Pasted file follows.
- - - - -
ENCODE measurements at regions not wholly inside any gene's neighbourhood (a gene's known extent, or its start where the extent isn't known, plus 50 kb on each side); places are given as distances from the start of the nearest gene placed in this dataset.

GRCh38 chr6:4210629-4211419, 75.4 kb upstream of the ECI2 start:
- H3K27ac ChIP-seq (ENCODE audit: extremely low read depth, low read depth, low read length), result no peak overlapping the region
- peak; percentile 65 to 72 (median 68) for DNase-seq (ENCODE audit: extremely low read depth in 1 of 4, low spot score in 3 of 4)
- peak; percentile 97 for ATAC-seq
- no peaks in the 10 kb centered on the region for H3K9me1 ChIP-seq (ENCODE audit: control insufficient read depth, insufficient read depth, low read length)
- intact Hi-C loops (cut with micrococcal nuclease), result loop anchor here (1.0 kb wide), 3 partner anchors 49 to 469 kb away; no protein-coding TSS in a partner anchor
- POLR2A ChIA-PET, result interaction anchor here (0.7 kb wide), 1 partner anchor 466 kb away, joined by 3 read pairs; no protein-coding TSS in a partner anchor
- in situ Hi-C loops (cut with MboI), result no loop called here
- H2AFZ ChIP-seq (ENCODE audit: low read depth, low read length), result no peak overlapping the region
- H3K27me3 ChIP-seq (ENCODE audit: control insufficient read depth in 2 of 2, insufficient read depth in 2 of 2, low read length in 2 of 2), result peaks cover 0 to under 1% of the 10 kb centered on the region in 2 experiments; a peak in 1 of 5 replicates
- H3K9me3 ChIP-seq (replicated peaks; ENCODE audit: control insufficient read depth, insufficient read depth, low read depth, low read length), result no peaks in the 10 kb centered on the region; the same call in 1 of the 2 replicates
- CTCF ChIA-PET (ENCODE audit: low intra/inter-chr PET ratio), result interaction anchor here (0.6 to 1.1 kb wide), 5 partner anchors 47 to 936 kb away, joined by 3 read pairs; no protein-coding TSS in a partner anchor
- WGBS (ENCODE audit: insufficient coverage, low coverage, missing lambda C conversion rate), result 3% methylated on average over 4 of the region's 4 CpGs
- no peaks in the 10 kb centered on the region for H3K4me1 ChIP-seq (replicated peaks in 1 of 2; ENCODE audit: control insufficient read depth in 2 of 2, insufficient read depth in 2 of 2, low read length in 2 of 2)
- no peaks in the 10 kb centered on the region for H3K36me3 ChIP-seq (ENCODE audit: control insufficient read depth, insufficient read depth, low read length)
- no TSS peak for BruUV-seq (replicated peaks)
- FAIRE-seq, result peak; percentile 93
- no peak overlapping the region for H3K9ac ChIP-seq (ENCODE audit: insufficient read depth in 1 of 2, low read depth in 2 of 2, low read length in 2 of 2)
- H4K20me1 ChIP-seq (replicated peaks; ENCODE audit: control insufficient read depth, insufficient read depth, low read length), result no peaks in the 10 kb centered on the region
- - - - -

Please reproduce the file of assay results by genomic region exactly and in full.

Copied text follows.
ENCODE measurements at regions not wholly inside any gene's neighbourhood (a gene's known extent, or its start where the extent isn't known, plus 50 kb on each side); places are given as distances from the start of the nearest gene placed in this dataset.

GRCh38 chr6:4210629-4211419, 75.4 kb upstream of the ECI2 start:
- H3K27ac ChIP-seq (ENCODE audit: extremely low read depth, low read depth, low read length), result no peak overlapping the region
- peak; percentile 65 to 72 (median 68) for DNase-seq (ENCODE audit: extremely low read depth in 1 of 4, low spot score in 3 of 4)
- peak; percentile 97 for ATAC-seq
- no peaks in the 10 kb centered on the region for H3K9me1 ChIP-seq (ENCODE audit: control insufficient read depth, insufficient read depth, low read length)
- intact Hi-C loops (cut with micrococcal nuclease), result loop anchor here (1.0 kb wide), 3 partner anchors 49 to 469 kb away; no protein-coding TSS in a partner anchor
- POLR2A ChIA-PET, result interaction anchor here (0.7 kb wide), 1 partner anchor 466 kb away, joined by 3 read pairs; no protein-coding TSS in a partner anchor
- in situ Hi-C loops (cut with MboI), result no loop called here
- H2AFZ ChIP-seq (ENCODE audit: low read depth, low read length), result no peak overlapping the region
- H3K27me3 ChIP-seq (ENCODE audit: control insufficient read depth in 2 of 2, insufficient read depth in 2 of 2, low read length in 2 of 2), result peaks cover 0 to under 1% of the 10 kb centered on the region in 2 experiments; a peak in 1 of 5 replicates
- H3K9me3 ChIP-seq (replicated peaks; ENCODE audit: control insufficient read depth, insufficient read depth, low read depth, low read length), result no peaks in the 10 kb centered on the region; the same call in 1 of the 2 replicates
- CTCF ChIA-PET (ENCODE audit: low intra/inter-chr PET ratio), result interaction anchor here (0.6 to 1.1 kb wide), 5 partner anchors 47 to 936 kb away, joined by 3 read pairs; no protein-coding TSS in a partner anchor
- WGBS (ENCODE audit: insufficient coverage, low coverage, missing lambda C conversion rate), result 3% methylated on average over 4 of the region's 4 CpGs
- no peaks in the 10 kb centered on the region for H3K4me1 ChIP-seq (replicated peaks in 1 of 2; ENCODE audit: control insufficient read depth in 2 of 2, insufficient read depth in 2 of 2, low read length in 2 of 2)
- no peaks in the 10 kb centered on the region for H3K36me3 ChIP-seq (ENCODE audit: control insufficient read depth, insufficient read depth, low read length)
- no TSS peak for BruUV-seq (replicated peaks)
- FAIRE-seq, result peak; percentile 93
- no peak overlapping the region for H3K9ac ChIP-seq (ENCODE audit: insufficient read depth in 1 of 2, low read depth in 2 of 2, low read length in 2 of 2)
- H4K20me1 ChIP-seq (replicated peaks; ENCODE audit: control insufficient read depth, insufficient read depth, low read length), result no peaks in the 10 kb centered on the region